Updated October 5, 2015 at 1:26 p.m.

It’s 12:43 in the morning, and you have had a tough day at work. You are tired, thinking slowly, and feeling a little anxious that you should already be in bed to catch some rest before a 6 a.m. wake-up call. And then you get a text from a random number. You check it. It is from some equally random app called “Peeple.” The text states that a mysterious individual has written a review about you on Peeple’s website. Your anxiety level instantly rises. You don’t know this person; you don’t know what Peeple is. How did they get your cell number? You decide to check the review and it isn’t about your business. It’s about you. Personally. You look at the clock. It’s 1:06 a.m. and now you can’t sleep.

A firestorm has erupted regarding the launch of a new app called Peeple, scheduled for release in November 2015. Its catchphrase of “Character is Destiny” is similar to that of a motivational poster displaying a gigantic snow-capped mountain from the mid-1980s with the word “Challenge” underneath. It’s riveting stuff. Media backlash against Peeple has been vicious since awareness of the app gained traction last week. Even 14th century poetry was referenced, with one article describing Peeple as akin to Dante’s Inferno’s “third circle of hell.” While the owners have since made a statement attempting to clarify how the app is intended to operate, the original version created a horrifying prospect.

The Washington Post described the app as “basically Yelp, but for humans” and indicated that a user would be able to write reviews and assign ratings to any other person in the world. In the original vision of the app, you would be unable to opt out once a user put your name in the Peeple system and you would be unable to delete bad or biased reviews. If this sounds like litigation just waiting to happen, it’s because litigation was just waiting to happen. Fortunately for Peeple, it has received a valuation of $7.6 million. The owners had better hope the initiative is well-funded, too, because if the app launches in a format that is anything like the original vision, they can expect a landslide of subpoenas and lawsuits.

While the owners appear to have backtracked on certain aspects of rules governing the use of Peeple, many problems were readily apparent:

  • You had to be 21 years old to use the app. (Age requirements on websites are notoriously simple to circumvent).
  • Your Facebook account must have been active for at least six months. (It remains to be seen whether the code utilized by Peeple can test this and it ignores the fact that many users could try to hide behind fake Facebook accounts when posting content.)
  • You had to input the cell number of the person you were reviewing (creating data privacy and retention issues).
  • Negative ratings for people would not be displayed unless those people had registered for the site (but individuals could not read positive reviews on the site unless they themselves were registered, creating a type of forced registration system).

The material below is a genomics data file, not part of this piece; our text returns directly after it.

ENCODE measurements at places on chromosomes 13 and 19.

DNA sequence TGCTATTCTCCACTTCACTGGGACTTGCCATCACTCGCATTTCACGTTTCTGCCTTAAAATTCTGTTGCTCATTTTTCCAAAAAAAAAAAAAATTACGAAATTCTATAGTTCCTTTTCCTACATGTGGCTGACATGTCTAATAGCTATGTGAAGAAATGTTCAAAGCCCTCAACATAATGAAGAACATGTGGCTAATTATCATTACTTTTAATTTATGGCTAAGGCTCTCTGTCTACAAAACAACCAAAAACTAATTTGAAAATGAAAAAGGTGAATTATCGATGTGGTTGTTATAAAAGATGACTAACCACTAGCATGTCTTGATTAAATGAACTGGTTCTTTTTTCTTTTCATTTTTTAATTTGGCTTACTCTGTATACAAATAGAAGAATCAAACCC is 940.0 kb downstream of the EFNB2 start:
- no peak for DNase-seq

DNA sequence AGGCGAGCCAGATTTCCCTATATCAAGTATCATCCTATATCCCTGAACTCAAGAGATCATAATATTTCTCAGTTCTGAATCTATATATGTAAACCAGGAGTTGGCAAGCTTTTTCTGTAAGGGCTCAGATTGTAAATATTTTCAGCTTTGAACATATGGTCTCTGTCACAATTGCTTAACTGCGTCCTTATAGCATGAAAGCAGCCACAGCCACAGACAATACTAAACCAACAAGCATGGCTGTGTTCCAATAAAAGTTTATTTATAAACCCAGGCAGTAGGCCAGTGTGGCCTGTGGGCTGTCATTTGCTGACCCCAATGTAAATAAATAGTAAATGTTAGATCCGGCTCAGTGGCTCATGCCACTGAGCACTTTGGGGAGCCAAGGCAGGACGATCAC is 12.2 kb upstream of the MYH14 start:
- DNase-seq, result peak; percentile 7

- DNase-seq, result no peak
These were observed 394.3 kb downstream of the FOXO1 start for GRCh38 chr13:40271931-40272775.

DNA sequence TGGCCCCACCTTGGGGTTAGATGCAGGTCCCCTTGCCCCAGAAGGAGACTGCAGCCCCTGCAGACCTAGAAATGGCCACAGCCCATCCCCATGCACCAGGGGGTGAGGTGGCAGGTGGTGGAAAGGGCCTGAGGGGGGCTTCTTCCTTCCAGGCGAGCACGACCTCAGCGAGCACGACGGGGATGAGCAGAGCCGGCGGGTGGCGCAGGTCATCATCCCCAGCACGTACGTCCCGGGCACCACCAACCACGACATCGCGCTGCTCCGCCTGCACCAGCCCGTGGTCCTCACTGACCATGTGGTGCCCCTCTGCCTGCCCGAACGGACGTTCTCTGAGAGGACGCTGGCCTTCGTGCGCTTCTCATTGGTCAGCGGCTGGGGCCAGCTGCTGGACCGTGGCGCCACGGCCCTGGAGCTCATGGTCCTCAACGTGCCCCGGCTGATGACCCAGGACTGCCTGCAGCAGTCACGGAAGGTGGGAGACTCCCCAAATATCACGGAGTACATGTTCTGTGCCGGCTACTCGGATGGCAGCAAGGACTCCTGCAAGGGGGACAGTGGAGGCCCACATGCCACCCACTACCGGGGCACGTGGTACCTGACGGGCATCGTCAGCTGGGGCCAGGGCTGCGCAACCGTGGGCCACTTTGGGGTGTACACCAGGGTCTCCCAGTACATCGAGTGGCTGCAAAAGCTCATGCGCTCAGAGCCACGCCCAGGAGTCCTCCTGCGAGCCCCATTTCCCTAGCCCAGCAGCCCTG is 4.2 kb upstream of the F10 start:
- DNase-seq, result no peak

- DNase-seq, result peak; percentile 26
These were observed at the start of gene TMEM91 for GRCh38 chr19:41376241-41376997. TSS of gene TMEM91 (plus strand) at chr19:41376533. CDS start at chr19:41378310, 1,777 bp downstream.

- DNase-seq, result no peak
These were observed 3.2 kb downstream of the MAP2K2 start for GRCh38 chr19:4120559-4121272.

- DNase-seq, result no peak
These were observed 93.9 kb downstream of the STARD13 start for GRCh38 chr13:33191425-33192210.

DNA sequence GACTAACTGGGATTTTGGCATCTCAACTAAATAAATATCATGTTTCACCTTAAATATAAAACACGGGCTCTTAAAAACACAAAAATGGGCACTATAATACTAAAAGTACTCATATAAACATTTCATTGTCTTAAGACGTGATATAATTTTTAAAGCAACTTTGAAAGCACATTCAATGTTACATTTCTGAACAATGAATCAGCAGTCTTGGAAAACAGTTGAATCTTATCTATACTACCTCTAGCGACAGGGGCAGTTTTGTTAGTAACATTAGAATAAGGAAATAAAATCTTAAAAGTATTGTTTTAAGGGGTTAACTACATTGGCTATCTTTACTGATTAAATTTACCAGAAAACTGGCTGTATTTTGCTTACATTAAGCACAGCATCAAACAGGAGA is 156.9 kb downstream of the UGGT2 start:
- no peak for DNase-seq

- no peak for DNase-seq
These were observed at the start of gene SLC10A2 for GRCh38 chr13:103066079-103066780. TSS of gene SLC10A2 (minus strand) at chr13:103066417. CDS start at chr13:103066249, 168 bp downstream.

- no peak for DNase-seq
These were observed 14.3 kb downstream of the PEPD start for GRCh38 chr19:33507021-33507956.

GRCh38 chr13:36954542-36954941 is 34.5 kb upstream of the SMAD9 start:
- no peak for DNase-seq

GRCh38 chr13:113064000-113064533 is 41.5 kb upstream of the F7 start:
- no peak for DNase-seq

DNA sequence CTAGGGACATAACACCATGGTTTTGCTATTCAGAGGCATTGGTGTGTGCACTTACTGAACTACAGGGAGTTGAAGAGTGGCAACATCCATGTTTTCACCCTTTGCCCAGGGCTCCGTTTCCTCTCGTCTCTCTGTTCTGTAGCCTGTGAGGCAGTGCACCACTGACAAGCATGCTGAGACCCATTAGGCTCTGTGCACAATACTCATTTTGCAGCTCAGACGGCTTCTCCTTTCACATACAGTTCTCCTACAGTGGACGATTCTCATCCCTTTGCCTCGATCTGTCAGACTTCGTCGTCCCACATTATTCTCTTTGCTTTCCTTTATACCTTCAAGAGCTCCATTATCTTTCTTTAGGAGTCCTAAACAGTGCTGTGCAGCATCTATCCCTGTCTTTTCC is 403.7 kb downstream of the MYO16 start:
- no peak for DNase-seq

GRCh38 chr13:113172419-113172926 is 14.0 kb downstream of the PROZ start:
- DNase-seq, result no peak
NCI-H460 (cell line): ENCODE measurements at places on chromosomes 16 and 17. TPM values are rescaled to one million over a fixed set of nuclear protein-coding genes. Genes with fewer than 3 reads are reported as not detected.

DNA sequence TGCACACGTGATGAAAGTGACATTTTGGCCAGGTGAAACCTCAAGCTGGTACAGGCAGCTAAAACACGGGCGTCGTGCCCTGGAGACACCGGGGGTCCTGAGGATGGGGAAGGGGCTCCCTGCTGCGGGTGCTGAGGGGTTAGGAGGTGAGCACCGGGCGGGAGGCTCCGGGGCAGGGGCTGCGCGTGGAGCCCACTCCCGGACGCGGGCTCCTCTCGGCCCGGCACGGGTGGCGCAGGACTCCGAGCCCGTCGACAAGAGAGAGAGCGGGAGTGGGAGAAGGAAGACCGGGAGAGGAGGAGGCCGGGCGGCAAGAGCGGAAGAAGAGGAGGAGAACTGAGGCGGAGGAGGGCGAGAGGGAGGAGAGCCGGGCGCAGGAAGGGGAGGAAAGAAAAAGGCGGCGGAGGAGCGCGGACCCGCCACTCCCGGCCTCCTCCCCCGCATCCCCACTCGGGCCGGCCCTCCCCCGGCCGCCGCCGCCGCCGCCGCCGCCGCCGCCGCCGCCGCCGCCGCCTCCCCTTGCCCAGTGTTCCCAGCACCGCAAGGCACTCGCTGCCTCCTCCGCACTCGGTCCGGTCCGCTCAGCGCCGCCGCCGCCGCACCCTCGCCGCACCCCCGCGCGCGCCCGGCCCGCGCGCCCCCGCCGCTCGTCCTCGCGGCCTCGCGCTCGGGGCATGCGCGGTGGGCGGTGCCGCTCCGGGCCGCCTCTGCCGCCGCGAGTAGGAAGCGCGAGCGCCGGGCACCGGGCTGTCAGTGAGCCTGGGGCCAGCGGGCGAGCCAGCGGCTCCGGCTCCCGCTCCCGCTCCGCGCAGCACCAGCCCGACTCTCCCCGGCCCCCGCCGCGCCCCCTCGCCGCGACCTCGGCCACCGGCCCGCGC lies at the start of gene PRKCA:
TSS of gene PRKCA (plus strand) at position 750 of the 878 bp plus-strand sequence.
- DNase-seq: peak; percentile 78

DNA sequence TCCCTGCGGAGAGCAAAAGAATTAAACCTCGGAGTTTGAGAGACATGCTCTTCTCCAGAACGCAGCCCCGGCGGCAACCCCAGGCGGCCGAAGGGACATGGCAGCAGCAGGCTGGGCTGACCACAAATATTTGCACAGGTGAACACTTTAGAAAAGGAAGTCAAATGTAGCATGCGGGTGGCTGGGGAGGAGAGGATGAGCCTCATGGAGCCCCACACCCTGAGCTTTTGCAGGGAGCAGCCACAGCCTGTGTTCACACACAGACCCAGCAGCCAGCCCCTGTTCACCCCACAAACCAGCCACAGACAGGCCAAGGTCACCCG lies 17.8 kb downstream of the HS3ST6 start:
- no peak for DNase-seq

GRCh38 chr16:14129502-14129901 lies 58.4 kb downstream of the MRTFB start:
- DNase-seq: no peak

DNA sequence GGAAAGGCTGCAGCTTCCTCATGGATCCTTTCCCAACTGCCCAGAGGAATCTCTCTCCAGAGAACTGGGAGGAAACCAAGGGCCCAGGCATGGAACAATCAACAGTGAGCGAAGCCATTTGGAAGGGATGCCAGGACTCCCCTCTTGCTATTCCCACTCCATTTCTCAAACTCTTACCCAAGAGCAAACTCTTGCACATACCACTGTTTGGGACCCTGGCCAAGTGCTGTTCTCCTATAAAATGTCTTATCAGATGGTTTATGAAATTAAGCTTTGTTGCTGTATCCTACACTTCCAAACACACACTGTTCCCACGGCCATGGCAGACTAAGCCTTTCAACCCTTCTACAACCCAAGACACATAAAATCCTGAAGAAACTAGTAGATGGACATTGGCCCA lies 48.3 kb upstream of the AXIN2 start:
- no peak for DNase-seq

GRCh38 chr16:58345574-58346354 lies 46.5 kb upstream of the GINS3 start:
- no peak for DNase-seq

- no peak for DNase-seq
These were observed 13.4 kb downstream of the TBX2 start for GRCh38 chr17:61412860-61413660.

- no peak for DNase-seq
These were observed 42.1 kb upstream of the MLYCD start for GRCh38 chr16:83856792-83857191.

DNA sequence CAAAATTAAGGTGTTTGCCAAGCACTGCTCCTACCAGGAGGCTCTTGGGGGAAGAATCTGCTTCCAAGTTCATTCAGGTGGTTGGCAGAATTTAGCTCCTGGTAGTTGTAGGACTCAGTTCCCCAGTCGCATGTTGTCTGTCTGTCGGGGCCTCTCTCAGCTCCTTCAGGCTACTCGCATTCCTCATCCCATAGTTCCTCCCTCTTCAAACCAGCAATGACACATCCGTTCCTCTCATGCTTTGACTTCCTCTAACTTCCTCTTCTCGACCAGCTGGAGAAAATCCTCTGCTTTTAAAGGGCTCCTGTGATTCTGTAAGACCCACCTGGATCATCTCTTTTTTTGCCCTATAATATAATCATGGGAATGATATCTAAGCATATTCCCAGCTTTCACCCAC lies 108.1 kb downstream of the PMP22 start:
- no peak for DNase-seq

• You had 48 hours to dispute a negative rating if you were registered (but you were – unbelievably – supposed to contact the reviewer and somehow convince the poster that the review should actually be positive).
  • The app would ban profanity, sexism and discussion of private health issues (yet it appears that the Peeple administration was intended to stand as judge, jury and executioner of such content).
  • Critically, you could not remove your profile.

The problems with this model were extensive: privacy rights, data collection, impersonation, harassment, stalking, First Amendment issues, defamation, bullying, misappropriation, collection of information related to children. The list goes on. While the app was pitched as a Utopia-like place to share positivity, the reality is that it likely would breed negativity, cultivate revenge, and ultimately spiral deeper and deeper into a toxic pool of hate and mistrust. The owners seem to be overlooking the ease of registering multiple fake Facebook accounts and using Internet-sourced anonymized phone numbers that trolls can hide behind to post whatever reviews they like.

All of this at the very least amounted to a threat to those who value their privacy, let alone their reputations.  In a move just dripping with irony and a hilariously misguided attempt to stem the negative feedback they were receiving last week, the owners of Peeple tried to deactivate the comments section of their own Facebook page. This probably did not bode well for Peeple’s founders’ ratings on their own site, had it gone live in that rather unwise format.

Yesterday, in response to almost universal negativity surrounding the app, one of Peeple’s CEOs, Ms. Julia Cordray, released a statement explaining that Peeple is “a positive only app.” In what seems to be a complete 180-degree shift, she stated:

“That’s why Peeple is focused on the positive and ONLY THE POSITIVE as a 100% OPT-IN system. You will NOT be on our platform without your explicit permission. There is no 48 hour waiting period to remove negative comments. There is no way to even make negative comments. Simply stated, if you don’t explicitly say “approve recommendation”, it will not be visible on our platform.”

At the time of this writing, there is no way to verify exactly how the terms of use have been changed on Peeple, because the website now contains no content. However, taking Ms. Cordray’s comments at face value, it would appear that the real people have won, and privacy clearly matters to the masses.